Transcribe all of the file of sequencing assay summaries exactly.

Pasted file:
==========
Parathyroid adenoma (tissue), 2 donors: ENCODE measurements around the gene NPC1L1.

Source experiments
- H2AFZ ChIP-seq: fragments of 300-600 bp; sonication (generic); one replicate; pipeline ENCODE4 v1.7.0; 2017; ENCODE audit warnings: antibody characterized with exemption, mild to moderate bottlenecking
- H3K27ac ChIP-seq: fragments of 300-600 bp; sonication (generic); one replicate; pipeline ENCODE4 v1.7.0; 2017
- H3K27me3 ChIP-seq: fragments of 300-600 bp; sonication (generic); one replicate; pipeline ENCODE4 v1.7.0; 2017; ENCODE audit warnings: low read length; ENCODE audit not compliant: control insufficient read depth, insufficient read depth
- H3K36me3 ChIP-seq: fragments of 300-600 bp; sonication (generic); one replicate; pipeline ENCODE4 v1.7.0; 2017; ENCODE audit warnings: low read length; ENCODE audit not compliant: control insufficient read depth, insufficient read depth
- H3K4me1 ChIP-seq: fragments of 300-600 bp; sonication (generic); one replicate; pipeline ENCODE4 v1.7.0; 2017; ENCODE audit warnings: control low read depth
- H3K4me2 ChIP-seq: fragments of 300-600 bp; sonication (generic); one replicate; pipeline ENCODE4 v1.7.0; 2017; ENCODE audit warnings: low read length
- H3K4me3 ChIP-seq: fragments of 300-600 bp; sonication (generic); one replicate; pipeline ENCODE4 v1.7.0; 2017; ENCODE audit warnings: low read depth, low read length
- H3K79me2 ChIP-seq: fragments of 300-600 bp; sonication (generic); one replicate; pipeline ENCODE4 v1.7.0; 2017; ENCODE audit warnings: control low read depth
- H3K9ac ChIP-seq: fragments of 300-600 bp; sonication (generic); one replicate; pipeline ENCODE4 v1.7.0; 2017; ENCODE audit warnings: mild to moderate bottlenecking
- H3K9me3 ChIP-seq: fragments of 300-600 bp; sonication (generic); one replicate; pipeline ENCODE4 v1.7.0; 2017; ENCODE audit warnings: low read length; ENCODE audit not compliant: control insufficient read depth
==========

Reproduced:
Parathyroid adenoma (tissue), 2 donors: ENCODE measurements around the gene NPC1L1.

Source experiments
- H2AFZ ChIP-seq: fragments of 300-600 bp; sonication (generic); one replicate; pipeline ENCODE4 v1.7.0; 2017; ENCODE audit warnings: antibody characterized with exemption, mild to moderate bottlenecking
- H3K27ac ChIP-seq: fragments of 300-600 bp; sonication (generic); one replicate; pipeline ENCODE4 v1.7.0; 2017
- H3K27me3 ChIP-seq: fragments of 300-600 bp; sonication (generic); one replicate; pipeline ENCODE4 v1.7.0; 2017; ENCODE audit warnings: low read length; ENCODE audit not compliant: control insufficient read depth, insufficient read depth
- H3K36me3 ChIP-seq: fragments of 300-600 bp; sonication (generic); one replicate; pipeline ENCODE4 v1.7.0; 2017; ENCODE audit warnings: low read length; ENCODE audit not compliant: control insufficient read depth, insufficient read depth
- H3K4me1 ChIP-seq: fragments of 300-600 bp; sonication (generic); one replicate; pipeline ENCODE4 v1.7.0; 2017; ENCODE audit warnings: control low read depth
- H3K4me2 ChIP-seq: fragments of 300-600 bp; sonication (generic); one replicate; pipeline ENCODE4 v1.7.0; 2017; ENCODE audit warnings: low read length
- H3K4me3 ChIP-seq: fragments of 300-600 bp; sonication (generic); one replicate; pipeline ENCODE4 v1.7.0; 2017; ENCODE audit warnings: low read depth, low read length
- H3K79me2 ChIP-seq: fragments of 300-600 bp; sonication (generic); one replicate; pipeline ENCODE4 v1.7.0; 2017; ENCODE audit warnings: control low read depth
- H3K9ac ChIP-seq: fragments of 300-600 bp; sonication (generic); one replicate; pipeline ENCODE4 v1.7.0; 2017; ENCODE audit warnings: mild to moderate bottlenecking
- H3K9me3 ChIP-seq: fragments of 300-600 bp; sonication (generic); one replicate; pipeline ENCODE4 v1.7.0; 2017; ENCODE audit warnings: low read length; ENCODE audit not compliant: control insufficient read depth